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Product Portfolio Strategy: How well does your product portfolio align with your business objectives



Grow your company’s revenue and earn reasonable levels of net income – these are pretty straightforward business objectives.   Attaining these objectives continues to be more challenging in the insurance industry.  Several items are pulling management teams and company resources in various directions; often resulting in a reactionary position as one balances financial, market, operations and compliance objectives.  Are the current actions you not only reacting to what is in front of you but also moving you toward your long-term goals?


Consider how your company is dealing with many of the following:

  • Low investment returns, 

  • Newer regulations (CSO 2017, PBR, cyber security, and ACA to name a few), 

  • Insurtechs and product incubators introducing new products and purchasing models with some success in disrupting certain market segments,  

  • Legacy administration and collateral systems nearing end of life, 

  • Improving customer experience through investments in digitalization and customer self support tools, 

  • Consolidation of IMOs/BGAs reducing your distribution footprint and/or increasing sales compensation, and 

  • Increased attention by regulators and rating agencies on enterprise risk management.

Decisions to update or expand products should not be made without consideration of implications across all internal and external stakeholders.  Likewise, often there are significant decisions made for sales, operations, systems, risk management, and financial performance that will have an impact on product performance.  Having and managing to strategies for your product portfolio will create thought leadership to improve performance financially and operationally.  


To illustrate, this let’s consider a hypothetical insurance company (SP Life) that has for several years derived most of its revenue from the sale of single premium whole life (SPWL) products.  Sales continue to grow but profit margins are declining.  The profitability of SPWL is very sensitive to the investment yield rates at time of issue. SP Life has not re-priced the SPWL in over 7 years.  Comparing to typical time pay life products, SPWL generally has lower net amount at risk at issue, expected net profits by duration front loaded, and negative cash flow in renewal durations.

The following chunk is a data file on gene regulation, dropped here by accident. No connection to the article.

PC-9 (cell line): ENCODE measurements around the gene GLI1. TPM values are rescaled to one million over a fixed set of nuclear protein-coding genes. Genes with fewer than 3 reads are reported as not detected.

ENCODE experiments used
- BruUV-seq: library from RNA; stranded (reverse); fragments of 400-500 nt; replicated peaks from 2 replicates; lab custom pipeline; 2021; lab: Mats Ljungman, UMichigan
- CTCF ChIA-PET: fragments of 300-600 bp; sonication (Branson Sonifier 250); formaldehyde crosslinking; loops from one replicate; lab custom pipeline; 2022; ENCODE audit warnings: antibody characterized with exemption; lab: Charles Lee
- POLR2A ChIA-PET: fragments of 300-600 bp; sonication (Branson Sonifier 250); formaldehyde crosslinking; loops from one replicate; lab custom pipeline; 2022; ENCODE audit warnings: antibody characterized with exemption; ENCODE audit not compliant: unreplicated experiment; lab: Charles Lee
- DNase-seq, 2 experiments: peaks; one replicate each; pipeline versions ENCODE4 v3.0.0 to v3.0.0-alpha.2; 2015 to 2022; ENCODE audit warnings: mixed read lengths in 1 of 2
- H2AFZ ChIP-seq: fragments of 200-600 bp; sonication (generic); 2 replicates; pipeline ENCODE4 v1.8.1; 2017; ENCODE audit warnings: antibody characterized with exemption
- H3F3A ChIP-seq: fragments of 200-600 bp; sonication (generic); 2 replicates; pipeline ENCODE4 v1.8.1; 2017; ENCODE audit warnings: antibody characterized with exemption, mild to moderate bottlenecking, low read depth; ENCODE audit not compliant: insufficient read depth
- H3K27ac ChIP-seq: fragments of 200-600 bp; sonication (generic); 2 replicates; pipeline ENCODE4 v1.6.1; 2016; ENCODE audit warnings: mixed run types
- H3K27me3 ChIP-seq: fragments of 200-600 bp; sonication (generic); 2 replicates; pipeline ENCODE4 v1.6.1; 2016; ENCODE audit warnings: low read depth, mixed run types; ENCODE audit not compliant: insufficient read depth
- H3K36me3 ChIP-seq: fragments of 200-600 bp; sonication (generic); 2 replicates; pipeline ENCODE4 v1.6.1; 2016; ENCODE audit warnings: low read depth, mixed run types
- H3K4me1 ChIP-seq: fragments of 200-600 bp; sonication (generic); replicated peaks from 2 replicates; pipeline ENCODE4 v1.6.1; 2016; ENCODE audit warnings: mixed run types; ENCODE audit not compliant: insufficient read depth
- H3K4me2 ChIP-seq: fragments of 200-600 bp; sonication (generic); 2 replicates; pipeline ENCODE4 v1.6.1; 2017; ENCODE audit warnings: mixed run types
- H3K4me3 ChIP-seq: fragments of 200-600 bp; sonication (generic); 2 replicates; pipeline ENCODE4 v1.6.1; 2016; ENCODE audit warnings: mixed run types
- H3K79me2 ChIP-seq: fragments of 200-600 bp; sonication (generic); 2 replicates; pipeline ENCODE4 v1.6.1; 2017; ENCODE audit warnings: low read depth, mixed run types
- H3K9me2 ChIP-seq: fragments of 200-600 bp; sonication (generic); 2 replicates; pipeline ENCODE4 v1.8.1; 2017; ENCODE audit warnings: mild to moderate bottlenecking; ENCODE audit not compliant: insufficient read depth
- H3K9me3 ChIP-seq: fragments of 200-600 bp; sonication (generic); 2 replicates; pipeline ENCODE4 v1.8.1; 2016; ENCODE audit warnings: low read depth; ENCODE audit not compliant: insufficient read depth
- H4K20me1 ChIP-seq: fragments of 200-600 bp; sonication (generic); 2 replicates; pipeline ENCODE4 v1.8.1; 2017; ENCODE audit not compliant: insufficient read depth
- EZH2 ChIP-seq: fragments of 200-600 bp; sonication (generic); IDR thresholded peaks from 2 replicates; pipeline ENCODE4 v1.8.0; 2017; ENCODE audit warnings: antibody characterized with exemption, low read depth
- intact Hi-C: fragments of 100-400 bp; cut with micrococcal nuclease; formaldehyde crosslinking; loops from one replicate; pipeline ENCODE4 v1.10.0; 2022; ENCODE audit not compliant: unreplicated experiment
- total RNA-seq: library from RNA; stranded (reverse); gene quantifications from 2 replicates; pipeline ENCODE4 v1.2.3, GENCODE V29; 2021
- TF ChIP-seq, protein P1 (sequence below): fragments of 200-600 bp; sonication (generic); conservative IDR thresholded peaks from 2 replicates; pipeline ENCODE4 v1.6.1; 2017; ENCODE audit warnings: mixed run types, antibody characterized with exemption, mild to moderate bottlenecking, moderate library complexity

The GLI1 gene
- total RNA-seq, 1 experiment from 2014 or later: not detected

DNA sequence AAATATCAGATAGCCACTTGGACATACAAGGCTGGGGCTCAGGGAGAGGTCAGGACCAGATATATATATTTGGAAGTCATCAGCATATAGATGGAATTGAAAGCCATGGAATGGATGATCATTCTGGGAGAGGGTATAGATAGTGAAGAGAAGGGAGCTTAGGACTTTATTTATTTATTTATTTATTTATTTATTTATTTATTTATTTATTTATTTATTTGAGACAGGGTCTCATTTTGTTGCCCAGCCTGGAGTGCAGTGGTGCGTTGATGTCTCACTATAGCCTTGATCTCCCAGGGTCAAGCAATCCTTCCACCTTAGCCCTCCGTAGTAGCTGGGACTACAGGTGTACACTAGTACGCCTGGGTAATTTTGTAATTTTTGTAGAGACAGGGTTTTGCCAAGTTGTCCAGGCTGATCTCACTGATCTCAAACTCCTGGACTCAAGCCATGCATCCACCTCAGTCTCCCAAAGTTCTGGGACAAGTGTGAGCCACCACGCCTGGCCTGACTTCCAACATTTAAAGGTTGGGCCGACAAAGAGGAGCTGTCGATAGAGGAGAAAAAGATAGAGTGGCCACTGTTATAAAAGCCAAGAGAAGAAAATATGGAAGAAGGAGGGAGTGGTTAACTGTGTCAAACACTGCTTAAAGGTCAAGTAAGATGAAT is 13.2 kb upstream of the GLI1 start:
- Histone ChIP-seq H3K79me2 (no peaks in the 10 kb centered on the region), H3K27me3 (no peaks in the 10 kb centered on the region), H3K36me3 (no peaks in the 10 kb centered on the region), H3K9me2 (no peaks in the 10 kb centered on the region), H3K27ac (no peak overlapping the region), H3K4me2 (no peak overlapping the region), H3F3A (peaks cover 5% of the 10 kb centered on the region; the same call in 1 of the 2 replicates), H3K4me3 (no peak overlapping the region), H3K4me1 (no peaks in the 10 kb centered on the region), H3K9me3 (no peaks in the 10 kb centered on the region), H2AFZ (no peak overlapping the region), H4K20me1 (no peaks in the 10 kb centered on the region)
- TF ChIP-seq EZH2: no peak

Moody’s, Moody's Seasoned Aaa Corporate Bond Yield [AAA], retrieved from FRED, Federal Reserve Bank of St. Louis; https://fred.stlouisfed.org/series/AAA, August 17, 2019.


Corporate bond yields are down significantly in the most recent 7 years, including reaching the lowest level since the 1950s during this past summer.  If competitors adjusted premium rates as yields declined during the most recent years, then SP Life sales were enhanced, as rates appeared more competitive in the market.  Suppose as the profit margins declined due to declining yields, SP Life managed profits by focusing on expense reductions and limiting investments in automation to improve customer support and engagement.  


The de facto strategy became having one of the most affordable products in the market supported by traditional manual processes.  It was successful in growing sales, but at lower than desired profits.  Suppose SP Life were to adjust the premium rates on the SPWL products to be in line with competitors in order to achieve a desired return on equity closer to what was intended when last priced?  Without the robust servicing tools typically offered by the competitors and now with more moderate pricing, SP Life lost its competitive edge without having an alternative competitive value proposition focused on best in class customer experience.  Sales will begin to drop off after such a change.  


In this simple example there are several potential negative impacts to distribution relationships, cash flow, investments, expense levels, and cost justification of future technology; resulting in more challenges to grow revenue and earn the desired profit levels.  Further, rating agencies will probably scrutinize the negative trends, underperformance of product lines and adequacy of the ERM.  


Understanding the strengths and weakness of each of your product lines should be discussed as you develop the future direction and objectives.  How will results be impacted by meaningful changes in macro factors such as investment yields, mortality and/or morbidity, regulations, taxation and competitive landscape?   What are the strategies to maintain your direction given scenarios with various macro assumptions?  Would you rather make smaller adjustments to products and pricing to maintain progress toward your long-term objectives or fewer more dramatic changes?


Performing a comprehensive level of thought leadership around your product portfolio will facilitate improved strategic planning and responsive actions leading to an increased ability to achieve your revenue and profit objectives.  

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